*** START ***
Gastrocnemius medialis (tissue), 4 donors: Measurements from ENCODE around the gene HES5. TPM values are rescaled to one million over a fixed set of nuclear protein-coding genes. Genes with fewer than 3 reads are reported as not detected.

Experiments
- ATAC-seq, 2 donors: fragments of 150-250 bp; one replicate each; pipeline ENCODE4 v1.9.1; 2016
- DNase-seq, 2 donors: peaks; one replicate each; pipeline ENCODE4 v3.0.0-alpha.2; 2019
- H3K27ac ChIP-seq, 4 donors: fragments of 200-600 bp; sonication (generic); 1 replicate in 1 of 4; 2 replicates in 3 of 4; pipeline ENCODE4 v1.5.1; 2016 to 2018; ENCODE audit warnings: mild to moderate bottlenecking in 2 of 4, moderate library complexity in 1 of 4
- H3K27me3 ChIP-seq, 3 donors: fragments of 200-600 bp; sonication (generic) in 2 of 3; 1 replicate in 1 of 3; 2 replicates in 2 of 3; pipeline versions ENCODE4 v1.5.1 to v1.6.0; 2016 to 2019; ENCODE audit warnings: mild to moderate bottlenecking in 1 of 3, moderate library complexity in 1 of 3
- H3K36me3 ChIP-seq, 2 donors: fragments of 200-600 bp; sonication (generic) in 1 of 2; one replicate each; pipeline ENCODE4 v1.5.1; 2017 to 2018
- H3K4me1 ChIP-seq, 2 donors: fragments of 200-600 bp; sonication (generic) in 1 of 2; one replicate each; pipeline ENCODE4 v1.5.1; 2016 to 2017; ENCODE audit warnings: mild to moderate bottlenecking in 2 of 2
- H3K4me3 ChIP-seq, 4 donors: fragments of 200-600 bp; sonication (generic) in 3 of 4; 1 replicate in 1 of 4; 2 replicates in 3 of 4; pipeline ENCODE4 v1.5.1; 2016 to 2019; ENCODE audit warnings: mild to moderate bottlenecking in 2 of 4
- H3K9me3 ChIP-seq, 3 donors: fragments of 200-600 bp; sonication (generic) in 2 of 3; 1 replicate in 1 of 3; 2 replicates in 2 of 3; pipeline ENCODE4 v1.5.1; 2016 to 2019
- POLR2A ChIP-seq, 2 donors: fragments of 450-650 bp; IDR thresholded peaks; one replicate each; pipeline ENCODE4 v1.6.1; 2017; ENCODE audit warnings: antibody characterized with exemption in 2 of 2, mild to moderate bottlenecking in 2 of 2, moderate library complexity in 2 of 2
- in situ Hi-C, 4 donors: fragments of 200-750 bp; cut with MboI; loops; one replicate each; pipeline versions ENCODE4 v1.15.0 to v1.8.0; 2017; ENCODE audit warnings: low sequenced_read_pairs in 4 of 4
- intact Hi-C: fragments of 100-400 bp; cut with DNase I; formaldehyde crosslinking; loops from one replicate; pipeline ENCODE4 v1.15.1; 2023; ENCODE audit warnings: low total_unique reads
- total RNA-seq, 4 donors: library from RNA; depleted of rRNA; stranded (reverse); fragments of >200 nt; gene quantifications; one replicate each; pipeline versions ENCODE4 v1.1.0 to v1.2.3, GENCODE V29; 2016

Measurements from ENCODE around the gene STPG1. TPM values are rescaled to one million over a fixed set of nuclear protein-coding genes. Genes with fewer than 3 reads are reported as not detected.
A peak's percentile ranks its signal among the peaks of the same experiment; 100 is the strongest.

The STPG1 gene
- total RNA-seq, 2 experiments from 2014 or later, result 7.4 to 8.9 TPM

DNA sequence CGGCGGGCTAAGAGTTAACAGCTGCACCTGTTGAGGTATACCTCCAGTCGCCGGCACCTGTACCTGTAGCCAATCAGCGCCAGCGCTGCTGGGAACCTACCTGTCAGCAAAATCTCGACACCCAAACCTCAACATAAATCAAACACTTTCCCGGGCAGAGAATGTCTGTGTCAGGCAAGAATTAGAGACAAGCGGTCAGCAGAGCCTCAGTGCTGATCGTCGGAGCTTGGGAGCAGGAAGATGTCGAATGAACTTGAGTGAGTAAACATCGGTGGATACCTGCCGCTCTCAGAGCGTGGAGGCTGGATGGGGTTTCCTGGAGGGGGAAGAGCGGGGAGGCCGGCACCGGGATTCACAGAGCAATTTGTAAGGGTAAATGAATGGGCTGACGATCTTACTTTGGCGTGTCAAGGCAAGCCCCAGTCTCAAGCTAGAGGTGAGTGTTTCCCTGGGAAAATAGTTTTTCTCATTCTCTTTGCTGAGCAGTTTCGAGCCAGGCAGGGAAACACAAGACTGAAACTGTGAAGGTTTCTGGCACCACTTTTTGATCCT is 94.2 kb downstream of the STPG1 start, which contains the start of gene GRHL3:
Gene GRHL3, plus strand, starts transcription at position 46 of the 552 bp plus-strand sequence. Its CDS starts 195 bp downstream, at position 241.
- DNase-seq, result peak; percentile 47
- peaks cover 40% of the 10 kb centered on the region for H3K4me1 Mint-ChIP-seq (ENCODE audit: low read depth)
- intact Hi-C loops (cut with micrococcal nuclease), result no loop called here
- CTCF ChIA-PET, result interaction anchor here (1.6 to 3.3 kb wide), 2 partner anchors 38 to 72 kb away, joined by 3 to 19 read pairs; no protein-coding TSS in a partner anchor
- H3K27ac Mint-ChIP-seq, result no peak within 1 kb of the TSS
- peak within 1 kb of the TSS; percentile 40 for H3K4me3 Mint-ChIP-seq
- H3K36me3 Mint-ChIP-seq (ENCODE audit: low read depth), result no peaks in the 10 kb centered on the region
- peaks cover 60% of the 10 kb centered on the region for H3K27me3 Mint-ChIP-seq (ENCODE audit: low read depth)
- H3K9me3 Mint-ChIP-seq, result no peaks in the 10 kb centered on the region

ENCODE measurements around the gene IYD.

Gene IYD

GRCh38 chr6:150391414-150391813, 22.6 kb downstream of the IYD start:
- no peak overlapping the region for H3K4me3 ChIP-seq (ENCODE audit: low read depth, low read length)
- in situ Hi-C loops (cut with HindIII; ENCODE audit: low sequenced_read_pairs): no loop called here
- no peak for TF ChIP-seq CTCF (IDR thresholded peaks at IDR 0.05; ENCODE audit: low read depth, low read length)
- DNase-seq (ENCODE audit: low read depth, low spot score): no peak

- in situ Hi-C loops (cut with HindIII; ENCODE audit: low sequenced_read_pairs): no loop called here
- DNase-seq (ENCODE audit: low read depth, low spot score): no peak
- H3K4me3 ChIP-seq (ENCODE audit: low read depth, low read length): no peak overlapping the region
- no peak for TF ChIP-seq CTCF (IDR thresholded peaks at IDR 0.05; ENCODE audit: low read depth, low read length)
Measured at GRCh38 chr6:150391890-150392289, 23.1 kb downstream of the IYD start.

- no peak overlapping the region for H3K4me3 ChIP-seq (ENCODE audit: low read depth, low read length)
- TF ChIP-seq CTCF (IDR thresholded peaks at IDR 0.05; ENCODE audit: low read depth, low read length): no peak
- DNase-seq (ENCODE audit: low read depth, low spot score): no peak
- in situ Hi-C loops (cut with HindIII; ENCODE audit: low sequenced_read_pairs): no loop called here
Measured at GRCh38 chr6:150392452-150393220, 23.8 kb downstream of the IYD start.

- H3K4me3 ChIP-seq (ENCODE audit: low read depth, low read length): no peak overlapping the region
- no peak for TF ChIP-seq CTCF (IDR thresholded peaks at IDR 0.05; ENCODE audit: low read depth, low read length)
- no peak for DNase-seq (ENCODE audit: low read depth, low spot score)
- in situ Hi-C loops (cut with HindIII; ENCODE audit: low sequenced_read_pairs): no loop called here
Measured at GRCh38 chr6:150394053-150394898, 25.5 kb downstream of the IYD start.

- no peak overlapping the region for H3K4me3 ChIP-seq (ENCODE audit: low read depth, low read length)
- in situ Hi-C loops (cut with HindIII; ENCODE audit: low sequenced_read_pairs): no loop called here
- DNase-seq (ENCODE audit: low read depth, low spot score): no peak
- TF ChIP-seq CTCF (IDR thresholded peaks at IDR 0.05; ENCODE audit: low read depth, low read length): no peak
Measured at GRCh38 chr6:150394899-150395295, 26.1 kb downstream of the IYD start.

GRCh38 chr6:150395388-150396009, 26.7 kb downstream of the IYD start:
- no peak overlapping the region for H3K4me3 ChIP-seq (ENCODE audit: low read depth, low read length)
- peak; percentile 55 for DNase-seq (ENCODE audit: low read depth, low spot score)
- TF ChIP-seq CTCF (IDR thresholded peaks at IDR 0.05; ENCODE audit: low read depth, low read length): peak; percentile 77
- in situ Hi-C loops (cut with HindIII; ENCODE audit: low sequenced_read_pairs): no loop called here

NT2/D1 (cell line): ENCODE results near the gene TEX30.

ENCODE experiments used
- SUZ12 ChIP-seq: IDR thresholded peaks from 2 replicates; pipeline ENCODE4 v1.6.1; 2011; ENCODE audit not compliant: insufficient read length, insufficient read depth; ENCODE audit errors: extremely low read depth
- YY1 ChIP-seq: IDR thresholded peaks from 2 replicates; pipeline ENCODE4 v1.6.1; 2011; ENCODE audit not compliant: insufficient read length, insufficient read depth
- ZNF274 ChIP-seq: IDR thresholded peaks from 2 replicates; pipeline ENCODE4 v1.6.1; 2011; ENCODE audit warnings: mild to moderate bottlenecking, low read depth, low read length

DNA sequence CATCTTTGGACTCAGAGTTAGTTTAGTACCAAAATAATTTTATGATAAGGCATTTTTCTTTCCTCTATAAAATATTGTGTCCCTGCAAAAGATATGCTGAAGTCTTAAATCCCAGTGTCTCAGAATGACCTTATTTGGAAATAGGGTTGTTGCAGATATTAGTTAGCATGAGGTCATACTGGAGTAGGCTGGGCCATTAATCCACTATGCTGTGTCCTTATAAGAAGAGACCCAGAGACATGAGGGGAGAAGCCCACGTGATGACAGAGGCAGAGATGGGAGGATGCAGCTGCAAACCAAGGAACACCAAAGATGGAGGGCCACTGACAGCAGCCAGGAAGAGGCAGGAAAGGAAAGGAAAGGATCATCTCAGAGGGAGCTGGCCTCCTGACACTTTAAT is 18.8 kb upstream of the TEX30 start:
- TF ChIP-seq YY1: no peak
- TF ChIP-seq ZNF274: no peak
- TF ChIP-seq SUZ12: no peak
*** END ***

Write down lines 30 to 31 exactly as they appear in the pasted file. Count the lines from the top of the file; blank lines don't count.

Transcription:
ENCODE measurements around the gene IYD.

Gene IYD